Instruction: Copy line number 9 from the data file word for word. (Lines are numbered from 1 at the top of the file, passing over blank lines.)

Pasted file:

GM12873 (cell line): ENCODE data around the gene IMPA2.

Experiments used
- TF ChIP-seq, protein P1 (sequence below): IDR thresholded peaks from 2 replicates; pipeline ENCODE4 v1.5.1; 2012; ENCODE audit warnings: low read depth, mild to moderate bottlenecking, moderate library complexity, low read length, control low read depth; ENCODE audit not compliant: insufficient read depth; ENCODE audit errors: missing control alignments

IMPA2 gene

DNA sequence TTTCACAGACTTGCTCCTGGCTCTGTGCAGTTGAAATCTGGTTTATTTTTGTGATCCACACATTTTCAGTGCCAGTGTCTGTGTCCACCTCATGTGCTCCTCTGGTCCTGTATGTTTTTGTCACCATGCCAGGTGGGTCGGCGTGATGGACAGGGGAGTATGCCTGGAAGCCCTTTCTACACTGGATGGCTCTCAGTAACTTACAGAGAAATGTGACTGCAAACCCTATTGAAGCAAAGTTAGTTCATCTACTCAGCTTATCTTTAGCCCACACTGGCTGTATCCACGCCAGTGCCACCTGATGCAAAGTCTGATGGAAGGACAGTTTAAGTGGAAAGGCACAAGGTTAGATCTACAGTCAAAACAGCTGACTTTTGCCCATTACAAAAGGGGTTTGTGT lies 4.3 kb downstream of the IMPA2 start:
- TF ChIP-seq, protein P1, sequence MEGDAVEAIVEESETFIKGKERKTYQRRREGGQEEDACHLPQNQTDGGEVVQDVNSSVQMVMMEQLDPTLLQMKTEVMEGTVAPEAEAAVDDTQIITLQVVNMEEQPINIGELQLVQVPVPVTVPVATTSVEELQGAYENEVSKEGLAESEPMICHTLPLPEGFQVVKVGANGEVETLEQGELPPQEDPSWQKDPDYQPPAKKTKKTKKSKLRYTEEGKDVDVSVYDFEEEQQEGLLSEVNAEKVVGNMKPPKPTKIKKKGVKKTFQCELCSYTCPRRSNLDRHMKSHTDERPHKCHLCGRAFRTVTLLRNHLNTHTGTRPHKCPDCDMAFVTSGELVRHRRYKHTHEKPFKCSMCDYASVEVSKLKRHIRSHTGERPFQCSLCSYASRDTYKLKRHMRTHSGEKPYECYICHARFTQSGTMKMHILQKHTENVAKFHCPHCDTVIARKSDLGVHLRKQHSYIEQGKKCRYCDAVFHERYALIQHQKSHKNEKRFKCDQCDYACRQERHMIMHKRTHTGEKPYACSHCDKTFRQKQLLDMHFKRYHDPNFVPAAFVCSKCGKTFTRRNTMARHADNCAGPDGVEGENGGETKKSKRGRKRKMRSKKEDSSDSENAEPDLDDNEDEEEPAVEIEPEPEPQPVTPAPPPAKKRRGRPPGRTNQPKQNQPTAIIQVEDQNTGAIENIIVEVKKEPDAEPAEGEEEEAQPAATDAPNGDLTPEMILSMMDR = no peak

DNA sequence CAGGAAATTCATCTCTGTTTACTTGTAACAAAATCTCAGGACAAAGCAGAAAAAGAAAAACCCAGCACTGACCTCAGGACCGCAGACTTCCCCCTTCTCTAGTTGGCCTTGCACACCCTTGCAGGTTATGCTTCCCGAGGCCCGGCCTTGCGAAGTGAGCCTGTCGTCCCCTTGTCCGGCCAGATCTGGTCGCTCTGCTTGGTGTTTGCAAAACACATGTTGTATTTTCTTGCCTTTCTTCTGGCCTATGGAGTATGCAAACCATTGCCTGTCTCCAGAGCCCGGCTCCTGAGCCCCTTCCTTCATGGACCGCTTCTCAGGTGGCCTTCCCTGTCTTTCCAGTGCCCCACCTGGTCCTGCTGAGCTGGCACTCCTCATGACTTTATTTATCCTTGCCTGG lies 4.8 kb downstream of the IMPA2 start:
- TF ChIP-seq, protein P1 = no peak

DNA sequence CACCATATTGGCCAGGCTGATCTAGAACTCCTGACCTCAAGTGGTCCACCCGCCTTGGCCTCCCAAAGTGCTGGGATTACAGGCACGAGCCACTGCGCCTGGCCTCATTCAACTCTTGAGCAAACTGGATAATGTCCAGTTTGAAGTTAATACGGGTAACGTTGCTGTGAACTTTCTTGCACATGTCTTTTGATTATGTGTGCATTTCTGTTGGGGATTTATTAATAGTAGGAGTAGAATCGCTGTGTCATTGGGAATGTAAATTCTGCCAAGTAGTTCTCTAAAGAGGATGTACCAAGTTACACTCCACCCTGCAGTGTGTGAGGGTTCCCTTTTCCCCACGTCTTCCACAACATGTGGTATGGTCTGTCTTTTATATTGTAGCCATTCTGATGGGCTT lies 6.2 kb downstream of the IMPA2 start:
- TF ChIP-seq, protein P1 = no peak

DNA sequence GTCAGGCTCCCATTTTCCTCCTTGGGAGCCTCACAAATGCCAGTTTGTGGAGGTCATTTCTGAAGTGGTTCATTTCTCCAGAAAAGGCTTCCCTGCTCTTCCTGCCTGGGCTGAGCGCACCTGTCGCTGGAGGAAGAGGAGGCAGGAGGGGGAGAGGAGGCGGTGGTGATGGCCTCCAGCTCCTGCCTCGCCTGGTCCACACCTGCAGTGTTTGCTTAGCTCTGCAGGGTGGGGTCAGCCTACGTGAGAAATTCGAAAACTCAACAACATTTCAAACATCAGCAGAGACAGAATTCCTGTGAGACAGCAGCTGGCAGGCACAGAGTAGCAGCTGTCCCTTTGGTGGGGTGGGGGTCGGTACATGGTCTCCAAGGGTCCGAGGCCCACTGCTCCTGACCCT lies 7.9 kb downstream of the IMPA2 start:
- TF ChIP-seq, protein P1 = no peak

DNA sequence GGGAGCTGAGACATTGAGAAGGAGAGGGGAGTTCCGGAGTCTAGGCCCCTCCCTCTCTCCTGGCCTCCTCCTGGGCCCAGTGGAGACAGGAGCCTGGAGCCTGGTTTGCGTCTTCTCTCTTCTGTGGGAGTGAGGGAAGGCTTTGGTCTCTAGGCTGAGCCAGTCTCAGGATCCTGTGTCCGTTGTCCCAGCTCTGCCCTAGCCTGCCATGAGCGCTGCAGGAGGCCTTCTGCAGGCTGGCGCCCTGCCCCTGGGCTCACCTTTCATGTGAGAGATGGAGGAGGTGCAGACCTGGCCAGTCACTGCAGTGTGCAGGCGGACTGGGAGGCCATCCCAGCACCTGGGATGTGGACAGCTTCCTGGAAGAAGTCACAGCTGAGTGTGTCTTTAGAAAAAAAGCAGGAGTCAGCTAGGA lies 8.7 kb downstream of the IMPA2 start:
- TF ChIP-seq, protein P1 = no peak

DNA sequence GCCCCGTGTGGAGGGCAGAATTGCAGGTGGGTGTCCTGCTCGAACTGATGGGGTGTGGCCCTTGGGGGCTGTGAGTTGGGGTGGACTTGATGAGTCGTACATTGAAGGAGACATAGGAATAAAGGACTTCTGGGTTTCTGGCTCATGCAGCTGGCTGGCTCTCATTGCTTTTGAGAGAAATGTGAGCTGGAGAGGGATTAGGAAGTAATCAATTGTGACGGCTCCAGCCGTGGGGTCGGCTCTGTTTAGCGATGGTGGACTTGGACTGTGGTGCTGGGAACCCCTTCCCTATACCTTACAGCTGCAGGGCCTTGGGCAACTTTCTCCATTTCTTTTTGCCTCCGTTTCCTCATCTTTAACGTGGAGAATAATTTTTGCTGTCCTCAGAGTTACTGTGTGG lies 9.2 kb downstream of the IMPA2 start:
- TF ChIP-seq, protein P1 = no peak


DNA sequence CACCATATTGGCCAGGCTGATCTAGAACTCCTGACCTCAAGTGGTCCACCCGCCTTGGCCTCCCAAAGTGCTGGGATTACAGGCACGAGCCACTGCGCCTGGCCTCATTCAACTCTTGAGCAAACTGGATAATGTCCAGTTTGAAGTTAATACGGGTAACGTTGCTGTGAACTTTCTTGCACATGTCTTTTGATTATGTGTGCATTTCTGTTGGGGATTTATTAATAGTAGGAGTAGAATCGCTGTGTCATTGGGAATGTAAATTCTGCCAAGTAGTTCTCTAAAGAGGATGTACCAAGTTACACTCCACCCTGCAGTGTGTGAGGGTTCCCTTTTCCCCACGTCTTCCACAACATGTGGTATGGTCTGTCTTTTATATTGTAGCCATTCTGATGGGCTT lies 6.2 kb downstream of the IMPA2 start: